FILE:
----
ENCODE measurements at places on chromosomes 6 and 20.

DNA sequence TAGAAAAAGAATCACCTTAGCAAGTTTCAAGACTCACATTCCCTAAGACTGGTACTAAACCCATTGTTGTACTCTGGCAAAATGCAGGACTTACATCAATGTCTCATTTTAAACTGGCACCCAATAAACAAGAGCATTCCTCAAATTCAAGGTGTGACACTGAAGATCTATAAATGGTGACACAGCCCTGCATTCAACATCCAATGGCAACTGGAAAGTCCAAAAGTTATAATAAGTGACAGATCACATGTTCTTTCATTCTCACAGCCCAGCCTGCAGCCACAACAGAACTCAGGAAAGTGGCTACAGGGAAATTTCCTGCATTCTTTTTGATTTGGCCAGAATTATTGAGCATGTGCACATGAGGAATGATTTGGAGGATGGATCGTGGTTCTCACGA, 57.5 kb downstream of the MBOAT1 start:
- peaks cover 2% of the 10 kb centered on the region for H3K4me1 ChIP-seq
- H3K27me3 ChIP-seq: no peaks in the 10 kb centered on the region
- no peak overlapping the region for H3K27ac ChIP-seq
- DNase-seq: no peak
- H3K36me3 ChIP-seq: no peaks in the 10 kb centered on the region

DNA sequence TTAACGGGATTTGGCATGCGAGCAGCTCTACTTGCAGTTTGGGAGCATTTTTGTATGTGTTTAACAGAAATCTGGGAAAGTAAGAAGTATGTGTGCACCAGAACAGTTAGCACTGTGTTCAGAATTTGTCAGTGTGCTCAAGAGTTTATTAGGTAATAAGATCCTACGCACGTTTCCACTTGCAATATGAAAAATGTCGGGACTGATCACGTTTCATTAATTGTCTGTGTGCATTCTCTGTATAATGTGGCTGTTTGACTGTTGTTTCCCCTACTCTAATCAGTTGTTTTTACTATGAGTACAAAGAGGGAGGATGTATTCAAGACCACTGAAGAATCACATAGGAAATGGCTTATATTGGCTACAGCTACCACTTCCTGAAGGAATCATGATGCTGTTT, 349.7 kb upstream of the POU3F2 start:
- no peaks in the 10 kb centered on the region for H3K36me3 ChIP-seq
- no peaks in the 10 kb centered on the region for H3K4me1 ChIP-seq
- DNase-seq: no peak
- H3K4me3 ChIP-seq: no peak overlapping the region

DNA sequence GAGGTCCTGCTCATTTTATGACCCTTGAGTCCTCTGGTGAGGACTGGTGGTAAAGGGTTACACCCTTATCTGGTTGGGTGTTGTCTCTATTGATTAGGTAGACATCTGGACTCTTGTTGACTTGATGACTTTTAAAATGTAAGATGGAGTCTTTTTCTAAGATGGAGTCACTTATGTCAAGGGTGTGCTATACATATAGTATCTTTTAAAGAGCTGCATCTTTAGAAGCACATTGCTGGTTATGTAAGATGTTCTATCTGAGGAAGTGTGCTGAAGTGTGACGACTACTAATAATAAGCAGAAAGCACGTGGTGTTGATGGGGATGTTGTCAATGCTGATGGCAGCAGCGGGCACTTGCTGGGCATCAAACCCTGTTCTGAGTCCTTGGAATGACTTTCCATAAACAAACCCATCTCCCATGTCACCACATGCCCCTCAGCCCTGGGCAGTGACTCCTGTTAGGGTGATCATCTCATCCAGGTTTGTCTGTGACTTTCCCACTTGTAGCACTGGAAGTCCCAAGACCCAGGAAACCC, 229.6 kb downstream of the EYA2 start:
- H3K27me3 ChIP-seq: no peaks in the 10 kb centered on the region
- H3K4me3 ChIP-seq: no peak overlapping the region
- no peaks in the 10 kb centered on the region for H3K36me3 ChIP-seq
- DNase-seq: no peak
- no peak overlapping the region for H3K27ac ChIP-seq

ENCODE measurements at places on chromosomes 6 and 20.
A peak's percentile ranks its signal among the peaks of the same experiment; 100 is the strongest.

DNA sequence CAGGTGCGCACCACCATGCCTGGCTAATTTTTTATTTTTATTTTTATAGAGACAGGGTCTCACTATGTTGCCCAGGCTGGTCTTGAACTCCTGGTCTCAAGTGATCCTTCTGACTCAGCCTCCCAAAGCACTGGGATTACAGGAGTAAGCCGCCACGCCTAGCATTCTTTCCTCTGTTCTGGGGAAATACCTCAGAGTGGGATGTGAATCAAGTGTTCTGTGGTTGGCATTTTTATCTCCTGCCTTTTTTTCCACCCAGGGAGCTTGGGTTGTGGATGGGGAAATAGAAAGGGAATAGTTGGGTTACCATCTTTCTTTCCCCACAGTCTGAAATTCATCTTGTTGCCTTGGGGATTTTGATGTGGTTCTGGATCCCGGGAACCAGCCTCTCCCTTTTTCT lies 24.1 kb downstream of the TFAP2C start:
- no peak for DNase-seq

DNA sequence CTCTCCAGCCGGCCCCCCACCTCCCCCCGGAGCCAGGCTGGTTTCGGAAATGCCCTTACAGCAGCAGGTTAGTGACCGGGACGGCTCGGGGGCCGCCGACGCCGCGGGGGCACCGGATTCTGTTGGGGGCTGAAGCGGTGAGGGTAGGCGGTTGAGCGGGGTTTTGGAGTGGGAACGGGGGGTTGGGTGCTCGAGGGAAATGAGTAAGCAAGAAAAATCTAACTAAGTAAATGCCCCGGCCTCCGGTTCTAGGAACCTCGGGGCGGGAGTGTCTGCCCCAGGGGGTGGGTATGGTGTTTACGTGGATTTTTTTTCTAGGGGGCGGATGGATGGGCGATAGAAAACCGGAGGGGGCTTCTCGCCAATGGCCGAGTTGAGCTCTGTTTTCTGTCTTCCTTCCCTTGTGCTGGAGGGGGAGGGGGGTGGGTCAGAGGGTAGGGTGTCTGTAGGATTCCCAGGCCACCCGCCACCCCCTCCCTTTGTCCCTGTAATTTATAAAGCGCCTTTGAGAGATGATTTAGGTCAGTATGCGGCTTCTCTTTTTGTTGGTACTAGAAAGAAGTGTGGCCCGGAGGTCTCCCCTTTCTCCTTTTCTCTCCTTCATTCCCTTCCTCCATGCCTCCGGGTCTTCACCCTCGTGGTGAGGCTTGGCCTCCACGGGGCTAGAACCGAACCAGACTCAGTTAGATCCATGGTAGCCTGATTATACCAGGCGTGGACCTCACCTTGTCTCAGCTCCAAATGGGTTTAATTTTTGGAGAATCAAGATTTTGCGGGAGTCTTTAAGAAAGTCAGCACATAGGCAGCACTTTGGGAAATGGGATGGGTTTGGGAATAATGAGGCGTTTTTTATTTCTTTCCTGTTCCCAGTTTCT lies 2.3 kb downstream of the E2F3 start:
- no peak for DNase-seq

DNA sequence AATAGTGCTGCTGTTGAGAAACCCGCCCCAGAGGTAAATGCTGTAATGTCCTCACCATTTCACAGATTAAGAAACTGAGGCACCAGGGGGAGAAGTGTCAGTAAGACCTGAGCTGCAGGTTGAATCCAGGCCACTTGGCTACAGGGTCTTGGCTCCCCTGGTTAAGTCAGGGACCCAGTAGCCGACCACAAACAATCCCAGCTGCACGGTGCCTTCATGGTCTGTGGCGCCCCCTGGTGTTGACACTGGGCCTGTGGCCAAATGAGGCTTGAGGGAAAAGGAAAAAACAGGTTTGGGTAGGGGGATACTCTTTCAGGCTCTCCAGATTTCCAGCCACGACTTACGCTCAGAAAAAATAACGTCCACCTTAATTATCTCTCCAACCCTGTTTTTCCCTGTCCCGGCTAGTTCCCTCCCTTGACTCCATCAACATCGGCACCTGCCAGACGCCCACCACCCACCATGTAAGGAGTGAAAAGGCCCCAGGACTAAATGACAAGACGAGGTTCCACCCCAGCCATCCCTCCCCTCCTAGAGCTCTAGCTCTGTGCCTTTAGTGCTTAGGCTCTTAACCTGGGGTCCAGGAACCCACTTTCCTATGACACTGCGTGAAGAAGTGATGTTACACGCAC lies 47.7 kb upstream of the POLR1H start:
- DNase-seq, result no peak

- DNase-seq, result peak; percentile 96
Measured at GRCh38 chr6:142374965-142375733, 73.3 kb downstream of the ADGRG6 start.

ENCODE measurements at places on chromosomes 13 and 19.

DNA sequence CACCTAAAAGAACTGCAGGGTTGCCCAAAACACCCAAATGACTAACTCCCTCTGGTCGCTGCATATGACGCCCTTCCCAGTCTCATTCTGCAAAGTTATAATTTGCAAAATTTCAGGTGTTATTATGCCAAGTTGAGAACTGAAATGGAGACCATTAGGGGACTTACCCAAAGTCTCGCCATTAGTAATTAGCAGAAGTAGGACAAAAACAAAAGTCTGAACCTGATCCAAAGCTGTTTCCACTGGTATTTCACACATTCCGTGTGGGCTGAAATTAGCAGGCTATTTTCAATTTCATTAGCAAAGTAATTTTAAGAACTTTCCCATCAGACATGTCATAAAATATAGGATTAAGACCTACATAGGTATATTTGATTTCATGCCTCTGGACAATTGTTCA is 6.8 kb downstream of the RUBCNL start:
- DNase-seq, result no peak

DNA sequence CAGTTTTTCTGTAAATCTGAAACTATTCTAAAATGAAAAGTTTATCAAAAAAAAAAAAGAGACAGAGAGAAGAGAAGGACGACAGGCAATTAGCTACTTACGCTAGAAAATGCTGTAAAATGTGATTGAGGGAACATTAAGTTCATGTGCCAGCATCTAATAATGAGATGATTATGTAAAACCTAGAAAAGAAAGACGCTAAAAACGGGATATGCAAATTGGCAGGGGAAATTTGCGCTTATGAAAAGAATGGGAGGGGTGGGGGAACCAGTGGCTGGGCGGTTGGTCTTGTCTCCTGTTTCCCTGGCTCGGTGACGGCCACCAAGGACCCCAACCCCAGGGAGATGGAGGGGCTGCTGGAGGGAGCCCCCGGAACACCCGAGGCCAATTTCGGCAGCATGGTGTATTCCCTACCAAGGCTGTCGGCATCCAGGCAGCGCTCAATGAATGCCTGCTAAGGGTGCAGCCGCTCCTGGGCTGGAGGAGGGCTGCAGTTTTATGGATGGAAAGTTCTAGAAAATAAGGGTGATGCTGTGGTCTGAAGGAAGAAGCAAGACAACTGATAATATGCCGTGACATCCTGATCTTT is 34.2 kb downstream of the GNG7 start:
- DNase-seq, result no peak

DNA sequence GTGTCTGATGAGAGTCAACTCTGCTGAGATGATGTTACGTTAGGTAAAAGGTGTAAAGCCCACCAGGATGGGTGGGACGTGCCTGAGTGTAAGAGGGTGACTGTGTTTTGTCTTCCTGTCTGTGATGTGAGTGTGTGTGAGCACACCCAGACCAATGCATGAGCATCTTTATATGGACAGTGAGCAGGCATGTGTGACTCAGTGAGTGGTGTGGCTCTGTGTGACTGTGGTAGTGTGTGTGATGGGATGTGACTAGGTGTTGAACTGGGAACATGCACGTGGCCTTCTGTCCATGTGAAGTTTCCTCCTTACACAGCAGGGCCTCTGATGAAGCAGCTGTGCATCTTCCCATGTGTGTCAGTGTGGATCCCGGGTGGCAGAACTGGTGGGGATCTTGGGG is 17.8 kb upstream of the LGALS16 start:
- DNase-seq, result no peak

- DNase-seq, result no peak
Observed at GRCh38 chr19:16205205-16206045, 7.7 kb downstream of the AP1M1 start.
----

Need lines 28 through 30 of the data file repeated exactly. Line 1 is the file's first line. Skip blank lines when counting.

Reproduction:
Measured at GRCh38 chr6:142374965-142375733, 73.3 kb downstream of the ADGRG6 start.

ENCODE measurements at places on chromosomes 13 and 19.

DNA sequence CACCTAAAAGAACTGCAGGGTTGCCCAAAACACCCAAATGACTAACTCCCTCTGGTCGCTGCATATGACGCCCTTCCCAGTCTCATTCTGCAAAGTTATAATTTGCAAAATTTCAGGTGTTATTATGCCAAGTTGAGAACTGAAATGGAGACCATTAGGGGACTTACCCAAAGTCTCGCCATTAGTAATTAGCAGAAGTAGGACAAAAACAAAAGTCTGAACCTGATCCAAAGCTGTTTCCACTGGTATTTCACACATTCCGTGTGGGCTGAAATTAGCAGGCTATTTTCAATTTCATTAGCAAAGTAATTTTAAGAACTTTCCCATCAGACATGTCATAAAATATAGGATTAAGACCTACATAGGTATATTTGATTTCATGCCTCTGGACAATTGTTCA is 6.8 kb downstream of the RUBCNL start: